If you think it's crazy that the Sabres have been going through GMs every three years, then it might be even crazier that they seem to change coaches every two years. Ralph Krueger is on a three-year contract ending after the 2021-22 season, so Adams will need to decide whether to fire him or extend him after the 2020-21 season. That means given the current pattern, Krueger will have the 2020-21 season to turn things around, or he'll be out of a job as well. Then Adams would have the chance to hire his own guy.
On Friday when stating that Seth Jones had been activated from IR, I also mentioned that he was listed in the Top 100 Roto Rankings. I then realized that Jones' teammate Zach Werenski was not listed in the Top 100, in spite of a higher point-per-game total (0.65) than Jones (0.54) this season. That got me thinking: Should I include Werenski? And if so, should it be at the expense of Jones?
I went to the Compare Players function at Frozen Tools to help me. From last season:
If Werenski's goal total seems high, it's because it was. He was the only defenseman to score 20 goals this season (Roman Josi and Alex Pietrangelo tied for second with 16). Werenski also finished sixth among blueliners with 187 shots, and he did so in spite of missing seven games.
And over the last three seasons:
As I was digging up some more information, I also noticed that Werenski's and Jones' upside and 3-year peak in the Midseason Guide are almost exactly the same (67/53 and 67/52, respectively). Over the past three seasons, Jones' point totals have fluctuated from 57 points in 2017-18 to 30 points (in just 56 games) in 2019-20. Meanwhile, Werenski's has remained steady in ranging between 37 points in 2017-18 to 41 points in 2019-20. In particular because of 2017-18, it would appear that Jones would have the higher ceiling, but that could be debated because it's only one season.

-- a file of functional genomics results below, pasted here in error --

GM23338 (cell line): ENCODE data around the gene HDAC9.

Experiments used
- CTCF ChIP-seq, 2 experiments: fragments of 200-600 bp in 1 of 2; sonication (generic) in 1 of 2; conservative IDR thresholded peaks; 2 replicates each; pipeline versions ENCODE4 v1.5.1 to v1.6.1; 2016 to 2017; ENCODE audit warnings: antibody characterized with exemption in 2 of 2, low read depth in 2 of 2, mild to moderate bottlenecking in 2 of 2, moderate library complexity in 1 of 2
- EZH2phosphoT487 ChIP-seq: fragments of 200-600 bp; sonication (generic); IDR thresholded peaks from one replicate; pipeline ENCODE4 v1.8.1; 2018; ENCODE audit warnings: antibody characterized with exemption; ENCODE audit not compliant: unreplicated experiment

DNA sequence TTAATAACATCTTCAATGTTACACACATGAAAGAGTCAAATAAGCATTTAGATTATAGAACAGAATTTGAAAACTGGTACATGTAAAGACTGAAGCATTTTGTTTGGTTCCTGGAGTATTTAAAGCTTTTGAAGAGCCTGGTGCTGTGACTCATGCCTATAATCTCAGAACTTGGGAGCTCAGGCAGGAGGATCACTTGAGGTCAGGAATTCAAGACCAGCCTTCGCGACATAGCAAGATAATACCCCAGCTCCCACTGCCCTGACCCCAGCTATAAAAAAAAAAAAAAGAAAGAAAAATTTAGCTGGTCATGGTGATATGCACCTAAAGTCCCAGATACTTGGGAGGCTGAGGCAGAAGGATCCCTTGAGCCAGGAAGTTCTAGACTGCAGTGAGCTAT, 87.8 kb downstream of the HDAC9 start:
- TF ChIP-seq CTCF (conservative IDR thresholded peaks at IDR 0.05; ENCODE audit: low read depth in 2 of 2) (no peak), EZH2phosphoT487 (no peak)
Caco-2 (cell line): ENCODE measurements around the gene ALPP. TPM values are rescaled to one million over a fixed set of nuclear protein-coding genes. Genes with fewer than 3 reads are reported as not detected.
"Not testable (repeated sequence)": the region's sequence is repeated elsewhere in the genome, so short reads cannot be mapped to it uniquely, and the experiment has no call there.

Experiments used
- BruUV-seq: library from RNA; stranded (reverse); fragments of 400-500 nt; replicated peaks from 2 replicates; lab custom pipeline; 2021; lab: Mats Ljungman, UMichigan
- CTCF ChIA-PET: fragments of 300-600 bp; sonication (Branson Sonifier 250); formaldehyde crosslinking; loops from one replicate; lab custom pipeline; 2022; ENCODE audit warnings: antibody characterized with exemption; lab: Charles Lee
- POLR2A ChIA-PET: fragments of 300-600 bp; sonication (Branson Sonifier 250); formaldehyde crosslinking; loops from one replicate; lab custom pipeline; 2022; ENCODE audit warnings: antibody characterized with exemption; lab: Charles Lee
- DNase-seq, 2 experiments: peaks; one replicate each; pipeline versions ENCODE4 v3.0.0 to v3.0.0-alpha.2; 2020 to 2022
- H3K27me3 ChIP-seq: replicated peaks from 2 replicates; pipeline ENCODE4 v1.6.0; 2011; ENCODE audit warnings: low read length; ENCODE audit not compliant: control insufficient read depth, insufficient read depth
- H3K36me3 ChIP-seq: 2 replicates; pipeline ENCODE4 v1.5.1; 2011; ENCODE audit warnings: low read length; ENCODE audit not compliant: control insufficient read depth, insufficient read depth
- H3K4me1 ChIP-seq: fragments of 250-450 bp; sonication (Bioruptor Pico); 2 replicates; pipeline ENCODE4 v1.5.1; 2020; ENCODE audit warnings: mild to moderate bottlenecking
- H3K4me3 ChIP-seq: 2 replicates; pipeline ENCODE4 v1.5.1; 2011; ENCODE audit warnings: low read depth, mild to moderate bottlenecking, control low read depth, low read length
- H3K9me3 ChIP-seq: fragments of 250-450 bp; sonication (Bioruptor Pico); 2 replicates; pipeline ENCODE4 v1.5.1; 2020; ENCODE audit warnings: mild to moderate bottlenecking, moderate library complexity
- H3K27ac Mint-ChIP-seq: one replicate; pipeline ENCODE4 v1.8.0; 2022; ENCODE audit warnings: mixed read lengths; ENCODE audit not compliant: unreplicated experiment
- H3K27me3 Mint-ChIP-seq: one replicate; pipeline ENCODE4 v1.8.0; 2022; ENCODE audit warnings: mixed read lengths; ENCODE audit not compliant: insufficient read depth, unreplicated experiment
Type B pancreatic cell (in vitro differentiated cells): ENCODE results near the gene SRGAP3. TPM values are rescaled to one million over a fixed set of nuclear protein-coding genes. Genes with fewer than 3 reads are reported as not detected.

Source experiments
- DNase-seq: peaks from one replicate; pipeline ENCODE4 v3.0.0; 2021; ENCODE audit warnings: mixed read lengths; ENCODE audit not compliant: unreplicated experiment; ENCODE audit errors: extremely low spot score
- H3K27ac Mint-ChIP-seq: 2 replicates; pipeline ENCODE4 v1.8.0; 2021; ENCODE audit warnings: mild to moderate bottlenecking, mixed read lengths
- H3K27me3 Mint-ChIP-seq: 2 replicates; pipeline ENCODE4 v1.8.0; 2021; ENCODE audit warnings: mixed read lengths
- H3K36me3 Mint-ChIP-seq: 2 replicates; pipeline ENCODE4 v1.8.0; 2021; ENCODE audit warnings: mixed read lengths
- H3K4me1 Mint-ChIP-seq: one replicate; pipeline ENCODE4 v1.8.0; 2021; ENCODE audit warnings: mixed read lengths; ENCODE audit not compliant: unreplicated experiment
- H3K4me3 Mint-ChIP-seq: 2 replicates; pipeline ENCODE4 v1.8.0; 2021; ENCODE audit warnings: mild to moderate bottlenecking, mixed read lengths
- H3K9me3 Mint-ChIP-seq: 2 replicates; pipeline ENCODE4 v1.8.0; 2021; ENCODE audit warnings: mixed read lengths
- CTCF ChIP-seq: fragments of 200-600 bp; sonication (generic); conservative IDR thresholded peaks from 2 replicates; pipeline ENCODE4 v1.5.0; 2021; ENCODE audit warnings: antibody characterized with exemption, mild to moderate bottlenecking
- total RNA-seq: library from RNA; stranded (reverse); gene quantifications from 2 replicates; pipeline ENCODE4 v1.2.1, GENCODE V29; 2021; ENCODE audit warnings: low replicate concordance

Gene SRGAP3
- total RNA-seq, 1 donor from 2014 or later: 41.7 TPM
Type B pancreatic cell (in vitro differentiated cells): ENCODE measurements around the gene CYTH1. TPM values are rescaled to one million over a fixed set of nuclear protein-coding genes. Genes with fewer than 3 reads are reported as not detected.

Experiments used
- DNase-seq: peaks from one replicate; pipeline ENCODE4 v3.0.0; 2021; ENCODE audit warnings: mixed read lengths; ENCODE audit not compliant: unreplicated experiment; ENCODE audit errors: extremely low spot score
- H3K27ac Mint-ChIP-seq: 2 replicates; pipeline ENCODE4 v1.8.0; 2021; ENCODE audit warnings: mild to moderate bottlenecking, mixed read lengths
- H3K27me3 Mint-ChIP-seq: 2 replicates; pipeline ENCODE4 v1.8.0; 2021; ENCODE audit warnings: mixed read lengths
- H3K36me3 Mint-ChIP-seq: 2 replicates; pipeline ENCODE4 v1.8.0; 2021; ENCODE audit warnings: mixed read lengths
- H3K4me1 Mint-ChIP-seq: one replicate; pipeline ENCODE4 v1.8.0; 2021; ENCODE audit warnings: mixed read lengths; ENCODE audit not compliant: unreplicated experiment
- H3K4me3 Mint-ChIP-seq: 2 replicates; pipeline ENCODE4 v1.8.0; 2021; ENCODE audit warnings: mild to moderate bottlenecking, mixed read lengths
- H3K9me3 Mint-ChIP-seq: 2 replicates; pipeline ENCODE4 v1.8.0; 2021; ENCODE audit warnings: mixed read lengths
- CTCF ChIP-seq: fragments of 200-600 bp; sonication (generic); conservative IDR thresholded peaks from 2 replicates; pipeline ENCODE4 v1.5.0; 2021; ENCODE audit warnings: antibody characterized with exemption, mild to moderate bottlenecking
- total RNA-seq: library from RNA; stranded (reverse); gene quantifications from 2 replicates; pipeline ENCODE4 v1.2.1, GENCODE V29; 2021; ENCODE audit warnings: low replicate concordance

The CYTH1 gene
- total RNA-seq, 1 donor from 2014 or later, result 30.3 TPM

There are many categories which could be considered practically the same here, especially over the last three seasons. Points, power-play points, shots, and even plus-minus (by virtue of playing on the same team). Werenski has the clear advantage in goals, which are more valuable as a point because there are fewer of them. Jones, however, is clearly the better option in bangers leagues, as both his hits and penalty minutes totals will attest to. Werenski also doesn't block a ton of shots, which I discussed back in an early May Ramblings.
In the end, Werenski is a player that I could make some room for in the top 100. It shouldn't be at the expense of Jones for the similarities that I've listed above. Maybe I bump a player like Jeff Petry, who has thrived over the past three seasons because of Shea Weber's injury issues. At the much more advanced age of 32, Petry's ceiling will be lower than both of that of Blue Jackets defense partners Jones (25) and Werenski (22).
Remember, if you would like to view the various fantasy rankings that each player has, click on the Info/Analysis link on the player's Frozen Tools profile. To compare, here are the Dobber Fantasy Rankings for each of the three defensemen.
|Top 300 (Keeper) Skaters||156||124||245|
|Top Roto League Players||96||NA||99|
|Top Cap League Players||121||48||130|
For more fantasy hockey information, or to reach out to me, you can follow me on Twitter @Ian_Gooding.